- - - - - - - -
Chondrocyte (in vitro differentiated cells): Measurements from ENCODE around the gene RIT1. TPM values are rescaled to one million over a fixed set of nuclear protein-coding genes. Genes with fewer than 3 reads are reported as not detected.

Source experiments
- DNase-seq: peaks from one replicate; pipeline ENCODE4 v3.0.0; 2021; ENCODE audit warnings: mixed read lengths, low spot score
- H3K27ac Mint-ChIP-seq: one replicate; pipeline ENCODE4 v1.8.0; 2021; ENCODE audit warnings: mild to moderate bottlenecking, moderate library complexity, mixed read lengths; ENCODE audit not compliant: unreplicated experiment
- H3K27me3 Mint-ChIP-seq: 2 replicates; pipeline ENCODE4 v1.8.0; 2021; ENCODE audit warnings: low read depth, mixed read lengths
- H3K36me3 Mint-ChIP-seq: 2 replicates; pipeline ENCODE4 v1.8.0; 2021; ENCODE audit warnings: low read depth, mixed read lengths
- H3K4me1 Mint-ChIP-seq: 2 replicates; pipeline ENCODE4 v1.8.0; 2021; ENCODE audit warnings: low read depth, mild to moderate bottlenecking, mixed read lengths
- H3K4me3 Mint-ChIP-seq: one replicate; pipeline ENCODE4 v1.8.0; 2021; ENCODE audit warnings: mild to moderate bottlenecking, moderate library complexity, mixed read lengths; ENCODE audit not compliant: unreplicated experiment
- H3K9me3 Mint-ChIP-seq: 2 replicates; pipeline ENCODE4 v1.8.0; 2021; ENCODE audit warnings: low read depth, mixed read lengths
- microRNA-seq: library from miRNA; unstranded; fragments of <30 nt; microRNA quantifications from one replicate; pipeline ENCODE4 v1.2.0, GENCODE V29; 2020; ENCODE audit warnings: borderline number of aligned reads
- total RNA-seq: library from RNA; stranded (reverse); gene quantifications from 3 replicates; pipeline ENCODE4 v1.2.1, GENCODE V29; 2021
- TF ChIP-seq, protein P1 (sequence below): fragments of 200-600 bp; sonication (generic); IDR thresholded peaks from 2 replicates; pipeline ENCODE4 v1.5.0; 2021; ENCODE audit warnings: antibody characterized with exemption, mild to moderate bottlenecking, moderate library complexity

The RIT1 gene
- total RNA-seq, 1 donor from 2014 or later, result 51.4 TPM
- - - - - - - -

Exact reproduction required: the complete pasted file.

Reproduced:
Chondrocyte (in vitro differentiated cells): Measurements from ENCODE around the gene RIT1. TPM values are rescaled to one million over a fixed set of nuclear protein-coding genes. Genes with fewer than 3 reads are reported as not detected.

Source experiments
- DNase-seq: peaks from one replicate; pipeline ENCODE4 v3.0.0; 2021; ENCODE audit warnings: mixed read lengths, low spot score
- H3K27ac Mint-ChIP-seq: one replicate; pipeline ENCODE4 v1.8.0; 2021; ENCODE audit warnings: mild to moderate bottlenecking, moderate library complexity, mixed read lengths; ENCODE audit not compliant: unreplicated experiment
- H3K27me3 Mint-ChIP-seq: 2 replicates; pipeline ENCODE4 v1.8.0; 2021; ENCODE audit warnings: low read depth, mixed read lengths
- H3K36me3 Mint-ChIP-seq: 2 replicates; pipeline ENCODE4 v1.8.0; 2021; ENCODE audit warnings: low read depth, mixed read lengths
- H3K4me1 Mint-ChIP-seq: 2 replicates; pipeline ENCODE4 v1.8.0; 2021; ENCODE audit warnings: low read depth, mild to moderate bottlenecking, mixed read lengths
- H3K4me3 Mint-ChIP-seq: one replicate; pipeline ENCODE4 v1.8.0; 2021; ENCODE audit warnings: mild to moderate bottlenecking, moderate library complexity, mixed read lengths; ENCODE audit not compliant: unreplicated experiment
- H3K9me3 Mint-ChIP-seq: 2 replicates; pipeline ENCODE4 v1.8.0; 2021; ENCODE audit warnings: low read depth, mixed read lengths
- microRNA-seq: library from miRNA; unstranded; fragments of <30 nt; microRNA quantifications from one replicate; pipeline ENCODE4 v1.2.0, GENCODE V29; 2020; ENCODE audit warnings: borderline number of aligned reads
- total RNA-seq: library from RNA; stranded (reverse); gene quantifications from 3 replicates; pipeline ENCODE4 v1.2.1, GENCODE V29; 2021
- TF ChIP-seq, protein P1 (sequence below): fragments of 200-600 bp; sonication (generic); IDR thresholded peaks from 2 replicates; pipeline ENCODE4 v1.5.0; 2021; ENCODE audit warnings: antibody characterized with exemption, mild to moderate bottlenecking, moderate library complexity

The RIT1 gene
- total RNA-seq, 1 donor from 2014 or later, result 51.4 TPM